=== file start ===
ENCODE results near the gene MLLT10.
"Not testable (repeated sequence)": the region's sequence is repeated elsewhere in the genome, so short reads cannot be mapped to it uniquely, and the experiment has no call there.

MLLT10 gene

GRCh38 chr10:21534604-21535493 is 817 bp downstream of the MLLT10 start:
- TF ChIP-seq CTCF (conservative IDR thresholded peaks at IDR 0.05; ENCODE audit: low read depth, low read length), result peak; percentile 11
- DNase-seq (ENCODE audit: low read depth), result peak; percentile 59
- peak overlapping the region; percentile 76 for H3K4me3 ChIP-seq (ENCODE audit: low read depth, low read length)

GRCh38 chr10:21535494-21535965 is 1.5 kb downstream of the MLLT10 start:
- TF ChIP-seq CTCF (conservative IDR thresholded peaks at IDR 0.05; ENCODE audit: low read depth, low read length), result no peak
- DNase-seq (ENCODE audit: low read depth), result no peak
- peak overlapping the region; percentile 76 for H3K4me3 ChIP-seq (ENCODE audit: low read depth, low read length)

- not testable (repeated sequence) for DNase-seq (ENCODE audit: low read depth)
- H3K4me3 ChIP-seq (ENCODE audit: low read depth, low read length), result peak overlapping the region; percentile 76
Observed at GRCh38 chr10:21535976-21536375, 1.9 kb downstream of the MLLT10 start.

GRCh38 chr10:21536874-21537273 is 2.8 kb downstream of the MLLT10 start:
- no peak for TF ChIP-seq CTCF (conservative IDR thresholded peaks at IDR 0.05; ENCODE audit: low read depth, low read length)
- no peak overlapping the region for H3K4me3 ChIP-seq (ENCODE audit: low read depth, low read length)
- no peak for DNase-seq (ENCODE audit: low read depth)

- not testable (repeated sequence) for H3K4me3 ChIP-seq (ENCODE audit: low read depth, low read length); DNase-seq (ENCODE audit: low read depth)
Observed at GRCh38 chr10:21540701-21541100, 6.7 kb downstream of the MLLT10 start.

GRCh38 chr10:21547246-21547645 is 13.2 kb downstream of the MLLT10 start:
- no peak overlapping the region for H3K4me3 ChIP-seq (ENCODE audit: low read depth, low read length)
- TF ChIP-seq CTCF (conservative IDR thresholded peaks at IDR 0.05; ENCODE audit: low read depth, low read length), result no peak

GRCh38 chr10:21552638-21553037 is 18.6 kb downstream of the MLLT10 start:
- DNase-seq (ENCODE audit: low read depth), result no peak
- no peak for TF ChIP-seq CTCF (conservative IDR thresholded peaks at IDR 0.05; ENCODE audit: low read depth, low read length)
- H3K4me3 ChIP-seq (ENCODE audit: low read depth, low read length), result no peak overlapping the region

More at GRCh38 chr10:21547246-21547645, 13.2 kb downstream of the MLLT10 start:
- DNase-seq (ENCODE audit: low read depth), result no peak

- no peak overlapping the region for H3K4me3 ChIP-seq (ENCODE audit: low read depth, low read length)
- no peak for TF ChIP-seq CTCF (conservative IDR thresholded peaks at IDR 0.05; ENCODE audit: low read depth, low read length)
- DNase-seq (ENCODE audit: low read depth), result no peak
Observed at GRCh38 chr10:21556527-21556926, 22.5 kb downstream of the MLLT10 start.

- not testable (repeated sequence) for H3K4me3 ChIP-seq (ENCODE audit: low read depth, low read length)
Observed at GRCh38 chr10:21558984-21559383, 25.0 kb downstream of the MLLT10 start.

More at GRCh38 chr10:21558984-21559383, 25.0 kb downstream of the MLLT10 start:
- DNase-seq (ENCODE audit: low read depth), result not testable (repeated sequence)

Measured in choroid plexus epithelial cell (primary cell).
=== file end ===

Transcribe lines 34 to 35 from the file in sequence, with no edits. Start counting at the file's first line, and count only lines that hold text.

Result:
- not testable (repeated sequence) for H3K4me3 ChIP-seq (ENCODE audit: low read depth, low read length)
Observed at GRCh38 chr10:21558984-21559383, 25.0 kb downstream of the MLLT10 start.